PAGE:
It’s quite fashionable these days to complain about CEOs as if they are a sub-species of human that is on par with mice and other rodents. There are some good reasons for this trend. The fall-out from irresponsible CEOs of companies like Lehman Brothers is still affecting us, after all. The CEO of Papa John’s recently came under fire for noting that he’d have to terminate a lot of jobs as a result of Obamacare even though he gave a small fortune away when he donated free pizzas to the NFL. The Hostess debacle has also not done a lot for the “CEO Brand” of person.

Despite all of these negative stories, when I came upon a Harvard Business Review blog post admonishing CEOs to “Stop Complaining About Uncertainty,”  I immediately did a double take. The basic premise of the post is that CEOs in other countries are experiencing a lot of success with their start-ups, and they don’t have the powerful U.S. economy behind them to back them up. American CEOs should suck it up and enjoy the fact that they live in such a powerful country. Fiscal Cliff, Shmiscal Cliff, the author seems to say.

The “stop your bellyaching” category of tough love has never been something I’ve liked, but in this particular case, the author presents what appears to be complete ignorance about what is actually happening in the world. He might have benefitted from reading a survey Industry Week recently published summarizing top concerns of CEOs in the world of manufacturing.

Factually, the looming fiscal cliff is just a corner of a large iceberg of interrelated problems. While one CEO may not be as worried about the fiscal cliff, the CEOs who run his customers’ companies may have everything on lock-down. That can hurt his own business no matter how optimistic he is. Instability also extends beyond the fiscal cliff. Many manufacturers are going to have to factor in the new medical device tax beginning in January 2013, which is part of the Affordable Care Act plan. They are as yet unsure how that will affect their bottom line, but as a new expense never before experienced, it will almost certainly be a challenge.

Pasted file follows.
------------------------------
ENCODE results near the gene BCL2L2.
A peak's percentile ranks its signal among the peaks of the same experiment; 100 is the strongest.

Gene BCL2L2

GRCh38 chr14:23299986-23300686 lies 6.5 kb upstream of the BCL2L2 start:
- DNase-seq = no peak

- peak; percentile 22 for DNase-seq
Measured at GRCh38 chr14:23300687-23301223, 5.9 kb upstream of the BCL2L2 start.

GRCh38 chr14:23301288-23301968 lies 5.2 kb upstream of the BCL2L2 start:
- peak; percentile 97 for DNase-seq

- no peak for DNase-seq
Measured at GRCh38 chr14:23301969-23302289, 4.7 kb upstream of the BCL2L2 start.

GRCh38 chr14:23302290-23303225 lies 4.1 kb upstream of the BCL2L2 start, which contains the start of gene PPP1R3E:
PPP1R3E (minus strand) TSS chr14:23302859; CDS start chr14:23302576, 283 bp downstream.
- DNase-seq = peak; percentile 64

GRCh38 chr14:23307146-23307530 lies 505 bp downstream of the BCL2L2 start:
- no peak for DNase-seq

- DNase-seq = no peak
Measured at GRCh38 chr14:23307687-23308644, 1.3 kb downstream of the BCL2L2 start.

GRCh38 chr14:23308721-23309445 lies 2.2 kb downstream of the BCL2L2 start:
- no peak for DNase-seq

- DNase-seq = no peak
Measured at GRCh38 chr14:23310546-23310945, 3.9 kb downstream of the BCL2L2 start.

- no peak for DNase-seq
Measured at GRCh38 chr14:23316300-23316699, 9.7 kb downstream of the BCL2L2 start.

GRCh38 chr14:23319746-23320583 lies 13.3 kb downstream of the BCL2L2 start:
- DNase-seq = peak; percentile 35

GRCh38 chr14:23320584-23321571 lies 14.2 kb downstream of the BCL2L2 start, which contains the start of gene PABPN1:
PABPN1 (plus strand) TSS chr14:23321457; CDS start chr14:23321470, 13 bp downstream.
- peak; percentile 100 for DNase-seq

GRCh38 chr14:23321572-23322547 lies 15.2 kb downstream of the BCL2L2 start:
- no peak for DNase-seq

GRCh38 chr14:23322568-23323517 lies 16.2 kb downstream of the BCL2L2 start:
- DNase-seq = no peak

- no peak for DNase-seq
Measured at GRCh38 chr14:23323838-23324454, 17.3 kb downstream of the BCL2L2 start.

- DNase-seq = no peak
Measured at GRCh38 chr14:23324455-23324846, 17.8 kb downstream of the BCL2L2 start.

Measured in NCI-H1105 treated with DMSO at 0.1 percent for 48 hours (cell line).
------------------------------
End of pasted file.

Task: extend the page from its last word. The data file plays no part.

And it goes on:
Beyond these obstacles, as the survey from Industry Week neatly demonstrates, CEOs are experiencing uncertainty and instability in terms of natural resources they need to make their products, at least in the world of manufacturing. The expenses tied to purchasing those resources and then transporting them continue to increase, and as the geo-political climate continues to become more unstable, the accessibility and pricing of these goods also becomes less reliable and less cost-effective.

If a CEO struggles with navigating these new and more complex times, he or she will be faced with cutting jobs, a very real and heart-wrenching business decision that many CEOs dread. Indeed, a CEO may have to face bankruptcy or a complete closure of the company. To tell a CEO who is having nightmares about those kinds of scenarios to “stop complaining” betrays a simple lack of understanding regarding what is truly happening in the world right now, at least amongst manufacturers.

What is your take? Do you agree with the author of the post or do you feel there is more going on than some “bellyaching?” I’d love to hear your thoughts!